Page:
Expenses in addition to the purchase price for buying and selling a property.

CMA
Comparative Market Analysis. A CMA is a report that shows prices of properties that are comparable to a subject property and that were recently sold, are currently on the market or were on the market, but not sold within the listing period.

Conventional Mortgage 
A first mortgage issued for up to 75% of the property’s appraised value or purchase price, whichever is lower.

Counter Offer
An offer made by the seller back to the buyer altering one or several terms and/or conditions of the offer as originally written.

Deed
A legal document that conveys (transfers) ownership of a property to a buyer.

Earnest Money
Along with an offer, buyers can make a deposit on the home to demonstrate the seriousness of the offer. When an earnest money deposit is made, it is held by an escrow until closing. It is then added to the down payment.

Escrow
Funds held before closing by a third party, usually including the earnest money deposit. Future taxes and homeowners insurance, held by the mortgage company after closing, are also considered escrow.

FSBO, For Sale By Owner
This term refers to property that is being sold without a real estate agent. FSBO is also used to refer to the homeowner who is selling the property.

Foreclosure
The process after home buying is complete by which a lender repossesses and resells a property after the owner has defaulted.

Investment Real Estate
Real estate that generates income or is otherwise intended for investment purposes rather than as a primary residence. It is common for investors to own multiple pieces of real estate, one of which serves as a primary residence, while the others are used to generate rental income and profits through price appreciation. The tax implications for investment real estate are often different than those for residential real estate.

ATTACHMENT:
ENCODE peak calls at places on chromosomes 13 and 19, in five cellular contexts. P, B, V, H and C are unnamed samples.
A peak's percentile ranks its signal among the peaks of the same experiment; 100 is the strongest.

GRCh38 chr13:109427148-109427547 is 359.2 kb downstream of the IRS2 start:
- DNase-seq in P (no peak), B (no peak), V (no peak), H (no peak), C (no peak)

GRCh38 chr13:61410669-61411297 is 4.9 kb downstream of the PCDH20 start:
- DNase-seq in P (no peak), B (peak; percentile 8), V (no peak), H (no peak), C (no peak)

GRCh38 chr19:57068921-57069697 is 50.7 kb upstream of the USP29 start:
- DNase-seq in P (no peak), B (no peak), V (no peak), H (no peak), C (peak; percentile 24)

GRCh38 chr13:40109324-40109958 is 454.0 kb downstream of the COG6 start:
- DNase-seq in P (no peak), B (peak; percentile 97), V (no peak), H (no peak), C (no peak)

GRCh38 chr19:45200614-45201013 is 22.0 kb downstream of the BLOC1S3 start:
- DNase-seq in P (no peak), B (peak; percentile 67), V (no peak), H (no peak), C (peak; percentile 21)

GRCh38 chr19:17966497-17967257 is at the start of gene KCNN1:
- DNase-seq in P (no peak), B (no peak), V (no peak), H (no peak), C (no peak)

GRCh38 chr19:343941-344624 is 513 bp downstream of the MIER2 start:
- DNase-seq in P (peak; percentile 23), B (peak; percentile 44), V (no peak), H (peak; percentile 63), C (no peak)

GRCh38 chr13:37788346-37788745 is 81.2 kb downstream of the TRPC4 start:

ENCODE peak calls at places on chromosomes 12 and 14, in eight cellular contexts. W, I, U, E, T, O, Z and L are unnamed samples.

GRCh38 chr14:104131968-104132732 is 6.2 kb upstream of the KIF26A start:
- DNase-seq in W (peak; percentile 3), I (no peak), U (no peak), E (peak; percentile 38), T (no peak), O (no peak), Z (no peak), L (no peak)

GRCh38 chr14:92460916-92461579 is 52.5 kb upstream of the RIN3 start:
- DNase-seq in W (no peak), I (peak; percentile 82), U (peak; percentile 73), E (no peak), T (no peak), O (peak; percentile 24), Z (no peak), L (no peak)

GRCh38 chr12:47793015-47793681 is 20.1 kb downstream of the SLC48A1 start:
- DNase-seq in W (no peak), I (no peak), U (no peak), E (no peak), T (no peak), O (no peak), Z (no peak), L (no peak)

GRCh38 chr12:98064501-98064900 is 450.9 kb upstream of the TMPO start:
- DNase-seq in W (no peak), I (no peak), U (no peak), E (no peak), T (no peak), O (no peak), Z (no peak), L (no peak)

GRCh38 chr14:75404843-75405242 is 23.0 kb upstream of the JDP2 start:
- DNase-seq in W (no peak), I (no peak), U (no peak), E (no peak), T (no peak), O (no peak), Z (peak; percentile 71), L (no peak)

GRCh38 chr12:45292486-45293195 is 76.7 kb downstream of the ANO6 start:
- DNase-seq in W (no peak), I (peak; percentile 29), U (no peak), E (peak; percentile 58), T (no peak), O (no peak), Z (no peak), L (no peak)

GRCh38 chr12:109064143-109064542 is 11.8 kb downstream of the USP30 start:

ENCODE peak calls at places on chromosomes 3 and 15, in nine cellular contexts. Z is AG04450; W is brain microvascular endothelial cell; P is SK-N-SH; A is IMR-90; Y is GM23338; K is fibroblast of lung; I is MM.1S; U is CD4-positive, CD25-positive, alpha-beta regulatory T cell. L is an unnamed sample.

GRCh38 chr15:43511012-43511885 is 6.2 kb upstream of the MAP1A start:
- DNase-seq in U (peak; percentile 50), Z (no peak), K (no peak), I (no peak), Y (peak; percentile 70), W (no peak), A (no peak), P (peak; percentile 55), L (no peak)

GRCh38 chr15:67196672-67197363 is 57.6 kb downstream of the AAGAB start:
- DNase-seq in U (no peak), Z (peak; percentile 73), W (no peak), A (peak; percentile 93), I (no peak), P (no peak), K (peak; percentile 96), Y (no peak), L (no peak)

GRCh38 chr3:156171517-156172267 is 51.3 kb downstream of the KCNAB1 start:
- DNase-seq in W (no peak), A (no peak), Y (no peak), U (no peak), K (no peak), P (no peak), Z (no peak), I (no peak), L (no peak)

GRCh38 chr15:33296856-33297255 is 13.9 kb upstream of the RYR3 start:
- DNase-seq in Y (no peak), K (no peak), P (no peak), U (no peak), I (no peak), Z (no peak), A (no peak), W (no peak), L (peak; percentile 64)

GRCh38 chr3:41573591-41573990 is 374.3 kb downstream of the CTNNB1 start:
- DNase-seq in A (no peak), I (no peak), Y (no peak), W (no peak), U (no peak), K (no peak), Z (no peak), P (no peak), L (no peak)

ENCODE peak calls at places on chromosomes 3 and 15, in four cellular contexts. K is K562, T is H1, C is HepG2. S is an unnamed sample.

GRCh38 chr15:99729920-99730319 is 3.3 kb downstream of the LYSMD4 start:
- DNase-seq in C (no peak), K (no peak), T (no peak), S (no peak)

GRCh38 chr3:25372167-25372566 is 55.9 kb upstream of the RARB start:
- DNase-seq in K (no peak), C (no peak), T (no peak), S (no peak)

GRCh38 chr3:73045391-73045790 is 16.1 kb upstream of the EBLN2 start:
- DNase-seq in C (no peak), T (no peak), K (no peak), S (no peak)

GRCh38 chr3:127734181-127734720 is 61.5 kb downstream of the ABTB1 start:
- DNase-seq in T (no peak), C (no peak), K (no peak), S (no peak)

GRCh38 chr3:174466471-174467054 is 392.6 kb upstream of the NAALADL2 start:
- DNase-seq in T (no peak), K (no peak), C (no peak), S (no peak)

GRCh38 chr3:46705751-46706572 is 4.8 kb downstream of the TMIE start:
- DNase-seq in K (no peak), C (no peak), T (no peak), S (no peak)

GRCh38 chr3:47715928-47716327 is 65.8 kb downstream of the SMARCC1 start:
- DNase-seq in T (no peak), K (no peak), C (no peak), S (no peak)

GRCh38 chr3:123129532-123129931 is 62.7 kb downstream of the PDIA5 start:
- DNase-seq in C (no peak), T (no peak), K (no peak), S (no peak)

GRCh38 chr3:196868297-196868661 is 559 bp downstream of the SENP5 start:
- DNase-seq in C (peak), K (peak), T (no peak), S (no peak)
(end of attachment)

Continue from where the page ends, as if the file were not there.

Land
Property or real estate, not including buildings or equipment that does not occur naturally. Depending on the title, land ownership may also give the holder the rights to all natural resources on the land. These may include water, plants, human  and animal life, fossils, soil, minerals, electromagnetic features, geographical location, and geophysical occurrences.

Land Value
The total value of the land, including any upgrades or improvements to the land.

Land Transfer Tax
Payment to the provincial government for transferring property from the seller to the buyer.

Lien
This is a legal claim that keeps the property from being sold until the lien is paid off.

MLS - Multiple Listing Service
An organization that collects, compiles, and distributes information about properties listed for sale by its members, who are real estate brokers. Membership isn’t open to the general public, although selected MLS data may be sold to real estate listing websites. MLS’s can be local or regional.

Real Estate Agent
A person with a state/provincial license to represent a buyer or a seller in a real estate transaction in exchange for commission. Most agents work for a real estate broker or realtor.

Title Insurance
An insurance policy that protects a lender’s or owner’s interest in real estate property from assorted types of unexpected or fraudulent claims of ownership. It’s customary for the buyer to pay for the lender’s title insurance policy.

Zoning
Government (usually municipal) laws that control the use of land within a jurisdiction.